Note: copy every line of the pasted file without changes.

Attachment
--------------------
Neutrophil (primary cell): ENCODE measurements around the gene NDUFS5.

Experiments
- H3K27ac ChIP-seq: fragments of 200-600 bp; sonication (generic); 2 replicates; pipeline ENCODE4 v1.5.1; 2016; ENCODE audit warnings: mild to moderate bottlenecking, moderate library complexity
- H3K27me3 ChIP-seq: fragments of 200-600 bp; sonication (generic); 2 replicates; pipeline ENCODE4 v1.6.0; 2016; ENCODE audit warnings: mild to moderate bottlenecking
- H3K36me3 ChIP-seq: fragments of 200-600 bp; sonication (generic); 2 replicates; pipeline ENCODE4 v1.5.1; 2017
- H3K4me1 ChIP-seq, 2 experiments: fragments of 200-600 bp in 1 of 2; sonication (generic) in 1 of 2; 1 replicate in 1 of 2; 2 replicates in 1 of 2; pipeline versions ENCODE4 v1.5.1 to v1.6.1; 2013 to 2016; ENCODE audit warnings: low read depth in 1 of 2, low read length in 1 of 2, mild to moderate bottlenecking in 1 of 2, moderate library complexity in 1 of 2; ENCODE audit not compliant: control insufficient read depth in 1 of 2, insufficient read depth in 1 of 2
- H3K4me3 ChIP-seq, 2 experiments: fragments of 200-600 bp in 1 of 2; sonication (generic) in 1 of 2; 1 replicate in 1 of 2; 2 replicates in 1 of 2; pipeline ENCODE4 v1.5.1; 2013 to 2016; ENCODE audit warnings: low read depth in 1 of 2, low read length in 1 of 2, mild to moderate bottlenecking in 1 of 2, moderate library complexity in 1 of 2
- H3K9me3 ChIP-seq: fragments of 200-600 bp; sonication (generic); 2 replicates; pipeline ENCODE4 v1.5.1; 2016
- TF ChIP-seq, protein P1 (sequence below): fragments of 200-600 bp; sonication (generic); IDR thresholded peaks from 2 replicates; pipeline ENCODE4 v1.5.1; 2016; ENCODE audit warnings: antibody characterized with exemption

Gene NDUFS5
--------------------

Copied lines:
Neutrophil (primary cell): ENCODE measurements around the gene NDUFS5.

Experiments
- H3K27ac ChIP-seq: fragments of 200-600 bp; sonication (generic); 2 replicates; pipeline ENCODE4 v1.5.1; 2016; ENCODE audit warnings: mild to moderate bottlenecking, moderate library complexity
- H3K27me3 ChIP-seq: fragments of 200-600 bp; sonication (generic); 2 replicates; pipeline ENCODE4 v1.6.0; 2016; ENCODE audit warnings: mild to moderate bottlenecking
- H3K36me3 ChIP-seq: fragments of 200-600 bp; sonication (generic); 2 replicates; pipeline ENCODE4 v1.5.1; 2017
- H3K4me1 ChIP-seq, 2 experiments: fragments of 200-600 bp in 1 of 2; sonication (generic) in 1 of 2; 1 replicate in 1 of 2; 2 replicates in 1 of 2; pipeline versions ENCODE4 v1.5.1 to v1.6.1; 2013 to 2016; ENCODE audit warnings: low read depth in 1 of 2, low read length in 1 of 2, mild to moderate bottlenecking in 1 of 2, moderate library complexity in 1 of 2; ENCODE audit not compliant: control insufficient read depth in 1 of 2, insufficient read depth in 1 of 2
- H3K4me3 ChIP-seq, 2 experiments: fragments of 200-600 bp in 1 of 2; sonication (generic) in 1 of 2; 1 replicate in 1 of 2; 2 replicates in 1 of 2; pipeline ENCODE4 v1.5.1; 2013 to 2016; ENCODE audit warnings: low read depth in 1 of 2, low read length in 1 of 2, mild to moderate bottlenecking in 1 of 2, moderate library complexity in 1 of 2
- H3K9me3 ChIP-seq: fragments of 200-600 bp; sonication (generic); 2 replicates; pipeline ENCODE4 v1.5.1; 2016
- TF ChIP-seq, protein P1 (sequence below): fragments of 200-600 bp; sonication (generic); IDR thresholded peaks from 2 replicates; pipeline ENCODE4 v1.5.1; 2016; ENCODE audit warnings: antibody characterized with exemption

Gene NDUFS5